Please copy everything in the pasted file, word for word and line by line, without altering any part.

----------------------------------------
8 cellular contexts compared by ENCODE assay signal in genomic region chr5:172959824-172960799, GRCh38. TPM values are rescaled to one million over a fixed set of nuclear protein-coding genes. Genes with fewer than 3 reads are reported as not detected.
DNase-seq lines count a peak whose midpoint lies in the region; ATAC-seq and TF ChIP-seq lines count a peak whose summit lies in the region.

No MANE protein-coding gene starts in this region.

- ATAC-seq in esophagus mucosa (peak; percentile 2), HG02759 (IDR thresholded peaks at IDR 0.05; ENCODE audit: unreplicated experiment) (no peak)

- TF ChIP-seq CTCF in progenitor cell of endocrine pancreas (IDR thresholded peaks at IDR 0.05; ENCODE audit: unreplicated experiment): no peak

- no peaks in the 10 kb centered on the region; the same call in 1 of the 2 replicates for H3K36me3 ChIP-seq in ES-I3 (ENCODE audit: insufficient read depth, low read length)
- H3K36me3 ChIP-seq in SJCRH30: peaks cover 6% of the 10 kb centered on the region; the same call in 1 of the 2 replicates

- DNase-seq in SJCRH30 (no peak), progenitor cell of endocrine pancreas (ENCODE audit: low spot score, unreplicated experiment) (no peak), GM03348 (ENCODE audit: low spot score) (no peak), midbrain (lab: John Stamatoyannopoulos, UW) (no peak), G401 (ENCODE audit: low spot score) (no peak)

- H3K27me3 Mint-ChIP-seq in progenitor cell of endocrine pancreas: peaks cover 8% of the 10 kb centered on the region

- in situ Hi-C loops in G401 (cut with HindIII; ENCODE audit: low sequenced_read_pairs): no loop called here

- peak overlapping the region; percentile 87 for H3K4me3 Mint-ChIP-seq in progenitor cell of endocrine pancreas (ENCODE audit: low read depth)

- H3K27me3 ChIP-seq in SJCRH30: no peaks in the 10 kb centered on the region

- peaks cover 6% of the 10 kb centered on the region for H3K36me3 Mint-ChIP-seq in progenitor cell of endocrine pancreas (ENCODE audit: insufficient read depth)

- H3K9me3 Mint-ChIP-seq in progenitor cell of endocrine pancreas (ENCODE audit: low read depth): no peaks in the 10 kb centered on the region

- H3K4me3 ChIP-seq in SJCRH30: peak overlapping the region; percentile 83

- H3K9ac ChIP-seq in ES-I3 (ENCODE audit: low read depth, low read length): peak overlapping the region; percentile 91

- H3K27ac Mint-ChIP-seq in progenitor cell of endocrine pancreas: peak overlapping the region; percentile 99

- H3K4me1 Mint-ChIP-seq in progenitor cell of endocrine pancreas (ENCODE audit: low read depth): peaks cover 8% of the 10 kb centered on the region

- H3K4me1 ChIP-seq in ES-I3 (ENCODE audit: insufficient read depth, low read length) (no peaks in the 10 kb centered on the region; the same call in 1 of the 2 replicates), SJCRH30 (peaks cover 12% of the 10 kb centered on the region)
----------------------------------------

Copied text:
8 cellular contexts compared by ENCODE assay signal in genomic region chr5:172959824-172960799, GRCh38. TPM values are rescaled to one million over a fixed set of nuclear protein-coding genes. Genes with fewer than 3 reads are reported as not detected.
DNase-seq lines count a peak whose midpoint lies in the region; ATAC-seq and TF ChIP-seq lines count a peak whose summit lies in the region.

No MANE protein-coding gene starts in this region.

- ATAC-seq in esophagus mucosa (peak; percentile 2), HG02759 (IDR thresholded peaks at IDR 0.05; ENCODE audit: unreplicated experiment) (no peak)

- TF ChIP-seq CTCF in progenitor cell of endocrine pancreas (IDR thresholded peaks at IDR 0.05; ENCODE audit: unreplicated experiment): no peak

- no peaks in the 10 kb centered on the region; the same call in 1 of the 2 replicates for H3K36me3 ChIP-seq in ES-I3 (ENCODE audit: insufficient read depth, low read length)
- H3K36me3 ChIP-seq in SJCRH30: peaks cover 6% of the 10 kb centered on the region; the same call in 1 of the 2 replicates

- DNase-seq in SJCRH30 (no peak), progenitor cell of endocrine pancreas (ENCODE audit: low spot score, unreplicated experiment) (no peak), GM03348 (ENCODE audit: low spot score) (no peak), midbrain (lab: John Stamatoyannopoulos, UW) (no peak), G401 (ENCODE audit: low spot score) (no peak)

- H3K27me3 Mint-ChIP-seq in progenitor cell of endocrine pancreas: peaks cover 8% of the 10 kb centered on the region

- in situ Hi-C loops in G401 (cut with HindIII; ENCODE audit: low sequenced_read_pairs): no loop called here

- peak overlapping the region; percentile 87 for H3K4me3 Mint-ChIP-seq in progenitor cell of endocrine pancreas (ENCODE audit: low read depth)

- H3K27me3 ChIP-seq in SJCRH30: no peaks in the 10 kb centered on the region

- peaks cover 6% of the 10 kb centered on the region for H3K36me3 Mint-ChIP-seq in progenitor cell of endocrine pancreas (ENCODE audit: insufficient read depth)

- H3K9me3 Mint-ChIP-seq in progenitor cell of endocrine pancreas (ENCODE audit: low read depth): no peaks in the 10 kb centered on the region

- H3K4me3 ChIP-seq in SJCRH30: peak overlapping the region; percentile 83

- H3K9ac ChIP-seq in ES-I3 (ENCODE audit: low read depth, low read length): peak overlapping the region; percentile 91

- H3K27ac Mint-ChIP-seq in progenitor cell of endocrine pancreas: peak overlapping the region; percentile 99

- H3K4me1 Mint-ChIP-seq in progenitor cell of endocrine pancreas (ENCODE audit: low read depth): peaks cover 8% of the 10 kb centered on the region

- H3K4me1 ChIP-seq in ES-I3 (ENCODE audit: insufficient read depth, low read length) (no peaks in the 10 kb centered on the region; the same call in 1 of the 2 replicates), SJCRH30 (peaks cover 12% of the 10 kb centered on the region)